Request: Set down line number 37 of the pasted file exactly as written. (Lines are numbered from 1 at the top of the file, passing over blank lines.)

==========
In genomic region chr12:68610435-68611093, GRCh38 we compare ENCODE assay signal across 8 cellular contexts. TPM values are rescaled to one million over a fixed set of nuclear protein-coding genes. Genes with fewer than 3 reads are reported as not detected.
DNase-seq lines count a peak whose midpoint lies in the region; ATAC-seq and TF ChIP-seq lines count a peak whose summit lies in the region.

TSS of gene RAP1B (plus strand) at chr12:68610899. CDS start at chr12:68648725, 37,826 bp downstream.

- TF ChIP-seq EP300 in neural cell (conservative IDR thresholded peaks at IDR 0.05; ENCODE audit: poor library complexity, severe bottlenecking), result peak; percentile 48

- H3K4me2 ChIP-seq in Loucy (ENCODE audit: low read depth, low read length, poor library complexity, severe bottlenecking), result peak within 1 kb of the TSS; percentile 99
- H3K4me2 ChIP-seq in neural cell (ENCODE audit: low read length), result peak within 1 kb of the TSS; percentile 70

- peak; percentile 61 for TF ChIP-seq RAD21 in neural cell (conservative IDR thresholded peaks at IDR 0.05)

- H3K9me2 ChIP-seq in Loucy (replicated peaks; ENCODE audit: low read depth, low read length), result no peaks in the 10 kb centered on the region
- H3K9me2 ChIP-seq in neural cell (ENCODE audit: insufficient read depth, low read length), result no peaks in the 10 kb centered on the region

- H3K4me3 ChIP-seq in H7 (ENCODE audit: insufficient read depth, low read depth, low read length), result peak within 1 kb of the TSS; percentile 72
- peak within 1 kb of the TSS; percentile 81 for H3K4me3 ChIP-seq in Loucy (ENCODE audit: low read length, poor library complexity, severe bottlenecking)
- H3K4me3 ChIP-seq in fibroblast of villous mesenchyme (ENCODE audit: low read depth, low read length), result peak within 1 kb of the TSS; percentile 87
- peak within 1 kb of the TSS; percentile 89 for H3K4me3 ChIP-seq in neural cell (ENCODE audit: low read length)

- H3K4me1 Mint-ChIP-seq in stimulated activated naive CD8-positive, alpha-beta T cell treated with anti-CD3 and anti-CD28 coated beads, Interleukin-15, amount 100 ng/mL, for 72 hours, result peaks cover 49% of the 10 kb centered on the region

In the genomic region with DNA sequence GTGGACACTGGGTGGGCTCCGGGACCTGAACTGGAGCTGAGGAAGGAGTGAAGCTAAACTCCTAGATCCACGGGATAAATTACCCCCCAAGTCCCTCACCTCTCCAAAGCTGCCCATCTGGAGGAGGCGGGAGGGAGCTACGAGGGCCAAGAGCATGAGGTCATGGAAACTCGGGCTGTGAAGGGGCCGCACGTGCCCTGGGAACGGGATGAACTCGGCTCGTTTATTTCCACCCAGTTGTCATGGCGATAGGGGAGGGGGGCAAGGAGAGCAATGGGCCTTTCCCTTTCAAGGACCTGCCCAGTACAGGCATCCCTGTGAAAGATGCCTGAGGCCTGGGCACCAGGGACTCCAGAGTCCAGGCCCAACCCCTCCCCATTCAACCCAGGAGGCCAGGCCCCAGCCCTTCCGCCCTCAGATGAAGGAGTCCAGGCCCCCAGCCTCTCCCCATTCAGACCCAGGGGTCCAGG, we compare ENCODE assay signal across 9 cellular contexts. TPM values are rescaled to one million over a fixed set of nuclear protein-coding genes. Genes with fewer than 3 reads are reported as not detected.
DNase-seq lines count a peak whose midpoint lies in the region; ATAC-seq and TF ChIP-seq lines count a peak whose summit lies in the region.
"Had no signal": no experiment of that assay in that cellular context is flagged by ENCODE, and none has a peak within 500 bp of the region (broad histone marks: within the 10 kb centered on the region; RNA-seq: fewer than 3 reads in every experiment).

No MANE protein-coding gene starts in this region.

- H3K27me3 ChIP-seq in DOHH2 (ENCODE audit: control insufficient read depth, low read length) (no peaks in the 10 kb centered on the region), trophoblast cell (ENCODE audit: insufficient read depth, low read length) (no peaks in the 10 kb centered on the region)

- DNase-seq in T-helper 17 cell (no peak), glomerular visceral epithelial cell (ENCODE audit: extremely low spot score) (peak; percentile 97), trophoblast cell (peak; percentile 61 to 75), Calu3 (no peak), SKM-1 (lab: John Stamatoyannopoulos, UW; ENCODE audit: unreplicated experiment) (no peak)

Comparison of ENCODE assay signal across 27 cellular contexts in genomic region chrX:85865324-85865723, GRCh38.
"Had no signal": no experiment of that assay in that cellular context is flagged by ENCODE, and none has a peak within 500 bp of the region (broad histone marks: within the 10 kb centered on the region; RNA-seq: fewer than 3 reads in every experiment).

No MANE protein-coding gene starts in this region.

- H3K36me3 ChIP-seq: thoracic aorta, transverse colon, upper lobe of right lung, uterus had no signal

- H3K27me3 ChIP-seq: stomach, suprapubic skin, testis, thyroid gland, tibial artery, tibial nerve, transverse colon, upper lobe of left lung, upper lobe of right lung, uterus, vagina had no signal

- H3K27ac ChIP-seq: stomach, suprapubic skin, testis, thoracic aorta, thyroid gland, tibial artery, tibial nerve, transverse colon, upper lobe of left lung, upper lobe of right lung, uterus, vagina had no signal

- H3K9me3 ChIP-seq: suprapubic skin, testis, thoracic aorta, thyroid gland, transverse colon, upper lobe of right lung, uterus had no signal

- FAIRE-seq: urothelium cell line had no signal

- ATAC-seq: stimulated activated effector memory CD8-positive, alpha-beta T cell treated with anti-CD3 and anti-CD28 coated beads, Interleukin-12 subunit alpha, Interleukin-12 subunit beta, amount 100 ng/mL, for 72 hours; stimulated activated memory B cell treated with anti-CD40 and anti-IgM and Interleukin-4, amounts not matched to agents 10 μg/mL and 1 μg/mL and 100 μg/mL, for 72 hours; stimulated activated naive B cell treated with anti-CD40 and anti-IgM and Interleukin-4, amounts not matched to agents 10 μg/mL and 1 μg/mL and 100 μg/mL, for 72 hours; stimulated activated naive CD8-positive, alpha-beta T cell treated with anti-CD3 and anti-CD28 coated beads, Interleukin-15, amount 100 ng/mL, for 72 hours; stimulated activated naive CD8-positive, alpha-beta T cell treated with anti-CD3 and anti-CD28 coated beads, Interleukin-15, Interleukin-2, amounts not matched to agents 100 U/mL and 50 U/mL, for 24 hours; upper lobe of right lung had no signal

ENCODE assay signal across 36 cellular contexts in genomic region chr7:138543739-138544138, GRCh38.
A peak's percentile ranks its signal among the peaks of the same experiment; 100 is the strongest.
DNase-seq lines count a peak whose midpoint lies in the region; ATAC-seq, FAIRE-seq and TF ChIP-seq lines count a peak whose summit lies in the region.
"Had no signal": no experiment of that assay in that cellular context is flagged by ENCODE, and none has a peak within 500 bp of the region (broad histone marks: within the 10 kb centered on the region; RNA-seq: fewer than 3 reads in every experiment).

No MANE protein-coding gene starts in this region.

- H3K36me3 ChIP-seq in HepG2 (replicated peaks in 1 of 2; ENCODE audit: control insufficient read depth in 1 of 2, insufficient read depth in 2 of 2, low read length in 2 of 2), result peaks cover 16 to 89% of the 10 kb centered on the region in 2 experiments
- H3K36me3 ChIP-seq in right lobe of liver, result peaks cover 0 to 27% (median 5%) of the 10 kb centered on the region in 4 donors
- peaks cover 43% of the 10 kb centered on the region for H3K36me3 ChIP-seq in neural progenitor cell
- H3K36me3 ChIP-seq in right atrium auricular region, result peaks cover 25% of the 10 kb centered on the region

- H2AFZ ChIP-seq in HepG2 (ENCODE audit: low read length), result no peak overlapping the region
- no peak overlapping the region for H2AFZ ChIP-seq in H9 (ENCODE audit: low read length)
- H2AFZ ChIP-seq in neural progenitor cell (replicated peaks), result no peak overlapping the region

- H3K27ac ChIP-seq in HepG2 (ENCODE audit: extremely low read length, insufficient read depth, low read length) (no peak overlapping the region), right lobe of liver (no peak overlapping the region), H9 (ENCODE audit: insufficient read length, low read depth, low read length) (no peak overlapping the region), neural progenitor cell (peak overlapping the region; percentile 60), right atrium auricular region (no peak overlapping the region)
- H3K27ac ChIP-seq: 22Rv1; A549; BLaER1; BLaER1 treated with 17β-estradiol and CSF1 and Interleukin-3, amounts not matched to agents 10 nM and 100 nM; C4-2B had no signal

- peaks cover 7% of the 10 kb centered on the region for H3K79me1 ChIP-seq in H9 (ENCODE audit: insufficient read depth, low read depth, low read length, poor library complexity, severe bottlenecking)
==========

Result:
- peaks cover 43% of the 10 kb centered on the region for H3K36me3 ChIP-seq in neural progenitor cell